Schools

Guest post: The principal lesson that school teaches is the need to be taught (Illich, 2000). Discuss.



Darryl Toerien
Darryl Toerien

Darryl Toerien is Head of Library at Oakham School in Rutland. He serves on the National Committee of CILIP’s School Libraries Group (SLG) and the Board of the School Library Association (SLA), and has recently also been elected to the Section Standing Committee for School Libraries of IFLA. He was shortlisted for the Information Literacy Award in 2019 and was part of the Information Literacy Group (ILG) TeenTech Working Group that was shortlisted for the Digital Award for Information Literacy in 2016. Darryl also runs the TeenTech Awards at Oakham School and has been shortlisted for the Teacher of the Year Award in 2016, 2017 and 2018.


The world belongs to me because I understand it,” declared Balzac (Bloom, 1987).

Taken positively, this means that the world and the fullness of its possibilities is open to me. Taken negatively, this means that the world and the fullness of its possibilities is closed to me. Further, that I am vulnerable to those who would take advantage of me, and if I am lucky, this will only cost me money.

For our children, the odds of learning to understand the world are stacked against them, at least in school. Firstly, knowledge, as represented by the taught curriculum, is more or less fragmented into subjects and more or less incoherent across subjects. Secondly, this situation is exacerbated by an educational system that is geared towards exam-focussed, content-driven instruction, and in which there is no time for anything else. Thirdly, the skills and disposition that are necessary for constructing understanding from knowledge from information – which include what may be termed information literacy, and is traditionally the domain of the librarian – are not integral to this system. It could be argued, then, that not only is school not making things better, but that it is actually making things worse. And it is not just our children who pay a steep price – the cost to university and society of students leaving school ill-equipped for life beyond school is steeper still, and this completes a vicious circle.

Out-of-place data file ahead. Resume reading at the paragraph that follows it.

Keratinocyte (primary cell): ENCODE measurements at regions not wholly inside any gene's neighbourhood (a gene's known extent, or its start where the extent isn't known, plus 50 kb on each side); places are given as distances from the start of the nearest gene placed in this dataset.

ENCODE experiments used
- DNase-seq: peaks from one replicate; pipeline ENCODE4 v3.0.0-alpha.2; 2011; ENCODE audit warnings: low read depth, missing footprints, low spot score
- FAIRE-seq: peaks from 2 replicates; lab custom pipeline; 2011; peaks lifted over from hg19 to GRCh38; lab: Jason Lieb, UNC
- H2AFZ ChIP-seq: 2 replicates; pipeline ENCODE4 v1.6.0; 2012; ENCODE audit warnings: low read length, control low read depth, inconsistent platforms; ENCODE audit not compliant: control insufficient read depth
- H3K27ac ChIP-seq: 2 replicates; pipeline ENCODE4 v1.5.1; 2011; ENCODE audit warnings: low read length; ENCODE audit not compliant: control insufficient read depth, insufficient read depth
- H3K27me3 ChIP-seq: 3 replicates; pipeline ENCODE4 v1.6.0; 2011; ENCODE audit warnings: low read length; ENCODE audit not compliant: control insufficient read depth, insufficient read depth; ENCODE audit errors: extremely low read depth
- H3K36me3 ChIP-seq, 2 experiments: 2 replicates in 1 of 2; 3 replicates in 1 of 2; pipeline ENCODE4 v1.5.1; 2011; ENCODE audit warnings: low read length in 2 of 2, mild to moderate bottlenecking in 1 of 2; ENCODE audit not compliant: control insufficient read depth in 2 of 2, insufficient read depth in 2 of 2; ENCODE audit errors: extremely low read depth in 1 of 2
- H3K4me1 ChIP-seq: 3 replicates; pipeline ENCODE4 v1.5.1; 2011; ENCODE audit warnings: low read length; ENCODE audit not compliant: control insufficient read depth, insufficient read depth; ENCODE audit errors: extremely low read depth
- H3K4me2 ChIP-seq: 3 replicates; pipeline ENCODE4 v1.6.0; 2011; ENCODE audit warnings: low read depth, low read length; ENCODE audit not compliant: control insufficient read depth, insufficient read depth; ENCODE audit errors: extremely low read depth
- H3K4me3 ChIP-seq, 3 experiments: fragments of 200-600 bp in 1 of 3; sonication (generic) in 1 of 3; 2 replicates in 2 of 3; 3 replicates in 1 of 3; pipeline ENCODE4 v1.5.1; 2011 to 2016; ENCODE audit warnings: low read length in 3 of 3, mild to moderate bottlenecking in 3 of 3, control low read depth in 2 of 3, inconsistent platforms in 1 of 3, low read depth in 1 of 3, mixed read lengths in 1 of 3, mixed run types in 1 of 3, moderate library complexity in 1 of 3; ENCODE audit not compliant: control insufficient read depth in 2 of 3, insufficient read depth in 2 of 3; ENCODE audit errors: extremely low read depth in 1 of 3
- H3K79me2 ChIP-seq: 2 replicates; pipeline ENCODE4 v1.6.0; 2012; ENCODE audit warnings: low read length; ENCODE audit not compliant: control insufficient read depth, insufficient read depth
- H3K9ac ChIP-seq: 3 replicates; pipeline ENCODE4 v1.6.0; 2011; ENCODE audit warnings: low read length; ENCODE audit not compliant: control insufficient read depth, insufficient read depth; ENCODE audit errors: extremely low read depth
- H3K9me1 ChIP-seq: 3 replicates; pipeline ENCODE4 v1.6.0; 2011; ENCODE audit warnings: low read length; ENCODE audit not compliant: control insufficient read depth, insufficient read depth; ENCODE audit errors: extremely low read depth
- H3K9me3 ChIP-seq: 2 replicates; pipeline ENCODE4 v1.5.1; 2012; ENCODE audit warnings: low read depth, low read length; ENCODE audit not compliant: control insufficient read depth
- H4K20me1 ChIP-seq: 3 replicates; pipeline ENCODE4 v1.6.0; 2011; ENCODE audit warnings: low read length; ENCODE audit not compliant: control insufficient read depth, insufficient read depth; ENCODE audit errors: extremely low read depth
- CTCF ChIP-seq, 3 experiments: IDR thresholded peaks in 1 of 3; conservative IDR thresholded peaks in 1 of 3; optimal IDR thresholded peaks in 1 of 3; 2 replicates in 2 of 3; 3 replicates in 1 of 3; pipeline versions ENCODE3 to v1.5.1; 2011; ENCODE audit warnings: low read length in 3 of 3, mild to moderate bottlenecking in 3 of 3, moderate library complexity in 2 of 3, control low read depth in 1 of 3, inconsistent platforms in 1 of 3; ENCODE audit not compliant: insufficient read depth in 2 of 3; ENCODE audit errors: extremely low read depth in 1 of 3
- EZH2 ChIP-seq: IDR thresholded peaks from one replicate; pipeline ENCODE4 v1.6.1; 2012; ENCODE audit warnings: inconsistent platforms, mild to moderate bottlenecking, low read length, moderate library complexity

It does not need to be this way.

As Marshal McLuhan observed, “as we begin, so shall we go” (2008), and so we must begin properly, with who and what education is for. Now if education in school is for enabling children to make sense of their world, then the relationship between the library and the classroom comes into proper view, which is that the classroom leads, or should lead, inevitably and essentially to the library (Beswick, 1967). This does not mean that the library is more important than the classroom, but that acquiring the skills and disposition necessary to make sense of the world requires deliberate and complex collaboration between the classroom and the library, or the teacher and the librarian.

FOSIL is a means to this end, and the FOSIL Group emerged to enable it.

FOSIL stands for Framework Of Skills for Inquiry Learning, which is a model of the inquiry process (see also below) and an underlying framework of inquiry skills, fundamental to which is information literacy. FOSIL is based on the Empire State Information Fluency Continuum, which was developed by the New York City School Library System (CC BY-NC-SA 4.0) while under the direction of Barbara Stripling. The New York City school district is the largest in the United States, with more than 1.1 million students in over 1,800 schools.

FOSIL model of the inquiry process

While this particular model and framework is the focus of the FOSIL Group, we are not limited to it, because all of us are at different points on this journey and some are working with different tools, and this enriches the community.

The development of FOSIL (see E&L Memo 0 | Developing inquiring minds: a journey from information through knowledge to understanding for a more detailed treatment) and the emergence of the FOSIL Group formed the basis of our submission for this year’s Information Literacy Award, for which I was shortlisted  and placed third. This also formed the basis of my presentation at LILAC – Information literacy: Necessary but not sufficient for 21st century learning – which may be downloaded from here.

What became alarmingly clear to me in preparing for my presentation at LILAC, and what I would like to focus on here, is the enormity of the task and the gravity of the situation confronting us.

Shortly before LILAC I came across the following infographic on the ENSIL website (European Network for School Libraries and Information Literacy), here.